I very much debated about whether I’d create this site using WordPress or Dreamweaver. Initially, I very much leaned towards Dreamweaver, but the reality was that it would take me a lot more time to manage a Dreamweaver site. I’m more familiar with WordPress, but also I like some of the content management system (CMS) features that I get with WordPress that I don’t get with Dreamweaver. If I wasn’t so file inept (see blog post), then Dreamweaver might work – but having to manually manage posts, and not being able to take advantage of various plug-ins made the decision difficult.

In the end WordPress won out. I needed a solution that met my needs, where I wouldn’t be spending all my time implementing the design and layout. I need to be spending my time creating content, not figuring out how that content is going to be displayed.

WordPress was also a personal preference. I knew that if I had a WordPress site, I would be able to blog. I know that I am able to blog, that I can write blog posts. I understand the workflow, but  I also have the muscle memory associated with blogging in WordPress. I can do back to my bike touring days. I blogged at http://goingeast.ca almost every day. So I know that if I setup the process, I can blog daily as needed. I think the ability to do that, and giving myself permission to write stream of consciousness (bad first draft) style, will allow me to just get it done … and I really need that right now.

My ‘to do’ list for today contains an item on my website design. Specifically, that is to write down all the content that needs to go on my website. So, here goes:

  • Workshop content, specifically: Icebreaker Activities, iPad Skills Lab, iPad Case Vignettes
  • Stuff to run a workshop: workshop agenda, administrative checklist, workshop evaluation sheets, facilitator guide
  • This blog
  • About this website, How to contact me, how to submit a case vignette (or other site content), credits for the site and site design (this assumed that I was using a graphic artist – I may not – I may just buy a theme and customize it myself.

About this Blog

It has taken me quite some time to figure out the best way for me to reflect on my research. I had originally planned to create a private research journal, but I find that I am not successful at actually writing in such a journal. I have never been good at personal journals – however, I have lots of experience with blogging.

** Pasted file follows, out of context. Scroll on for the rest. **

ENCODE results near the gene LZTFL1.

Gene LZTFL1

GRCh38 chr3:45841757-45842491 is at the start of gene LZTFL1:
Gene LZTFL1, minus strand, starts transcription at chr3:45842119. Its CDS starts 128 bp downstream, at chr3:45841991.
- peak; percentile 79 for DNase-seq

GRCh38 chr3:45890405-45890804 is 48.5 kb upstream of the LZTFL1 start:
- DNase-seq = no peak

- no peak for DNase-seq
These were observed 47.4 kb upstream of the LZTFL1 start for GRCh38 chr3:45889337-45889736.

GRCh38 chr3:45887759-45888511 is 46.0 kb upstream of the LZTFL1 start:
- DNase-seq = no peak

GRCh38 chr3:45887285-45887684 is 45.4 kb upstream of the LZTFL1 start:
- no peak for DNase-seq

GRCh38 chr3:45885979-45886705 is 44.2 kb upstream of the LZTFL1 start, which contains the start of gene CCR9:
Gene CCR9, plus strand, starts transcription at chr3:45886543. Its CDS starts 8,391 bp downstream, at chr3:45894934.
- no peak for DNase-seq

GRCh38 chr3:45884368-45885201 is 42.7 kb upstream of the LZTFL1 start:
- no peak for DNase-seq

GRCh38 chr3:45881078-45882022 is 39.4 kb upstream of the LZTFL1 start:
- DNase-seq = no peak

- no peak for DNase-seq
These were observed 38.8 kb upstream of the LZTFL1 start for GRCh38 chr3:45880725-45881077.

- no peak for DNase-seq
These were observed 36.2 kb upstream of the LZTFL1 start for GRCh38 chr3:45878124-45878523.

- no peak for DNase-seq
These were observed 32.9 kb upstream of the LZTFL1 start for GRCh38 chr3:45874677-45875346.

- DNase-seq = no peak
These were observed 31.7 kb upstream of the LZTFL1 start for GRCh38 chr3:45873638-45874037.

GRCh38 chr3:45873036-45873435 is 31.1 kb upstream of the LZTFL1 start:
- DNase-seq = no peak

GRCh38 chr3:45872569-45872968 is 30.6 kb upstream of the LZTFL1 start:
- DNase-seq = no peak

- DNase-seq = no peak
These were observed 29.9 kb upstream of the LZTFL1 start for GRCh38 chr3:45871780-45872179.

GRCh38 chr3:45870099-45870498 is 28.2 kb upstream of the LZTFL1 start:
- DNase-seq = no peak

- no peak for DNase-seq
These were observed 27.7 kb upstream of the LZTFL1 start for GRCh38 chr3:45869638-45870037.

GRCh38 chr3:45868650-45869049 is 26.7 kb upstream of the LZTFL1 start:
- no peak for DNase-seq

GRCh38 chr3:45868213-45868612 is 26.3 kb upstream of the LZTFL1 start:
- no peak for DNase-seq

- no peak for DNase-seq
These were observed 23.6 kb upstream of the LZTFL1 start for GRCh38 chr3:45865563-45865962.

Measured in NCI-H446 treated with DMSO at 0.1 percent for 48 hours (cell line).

I have initiated this website as a way to capture the artifacts associate with my research. It is also a tool of dissemination. It will contain all the different parts of the program that I’m creating, but also will contain this blog. This blog is a journal of my design decisions. It is intended to capture my thought about the research process, but also about the design of a sustainable and effective iPad professional development program.

With any luck there will be a lot of reflections in the next few weeks, as the first workshop will be delivered at the Department of Family Medicine (DFM) community retreat on March 22, 2014.

I apologize if today there are a lot of entries, or if this journal is long. It has taken me so long to figure out how to journal in a way that works for me that I  have many things to write down – many ideas and many reflections that have lived in my head need to be put on paper. I should also say that this journal will be messy. Although everything I write has been thoughtfully considered for the public forum, it is also still a stream of consciousness, and a collection of thoughts. It is an attempt to capture various ideas as they occur, rather than an attempt to write nicely polished blog posts. If you want to read my more polished posts, check out http://rjh.goingeast.ca. For this blog, I am giving myself permission to, as Stephen King said in his book about writing, “write a crappy first draft” … You have been warned. Only read this if you want to hear my crappy first draft comments, or to have some insight into how an educational design research project unfolds within my context.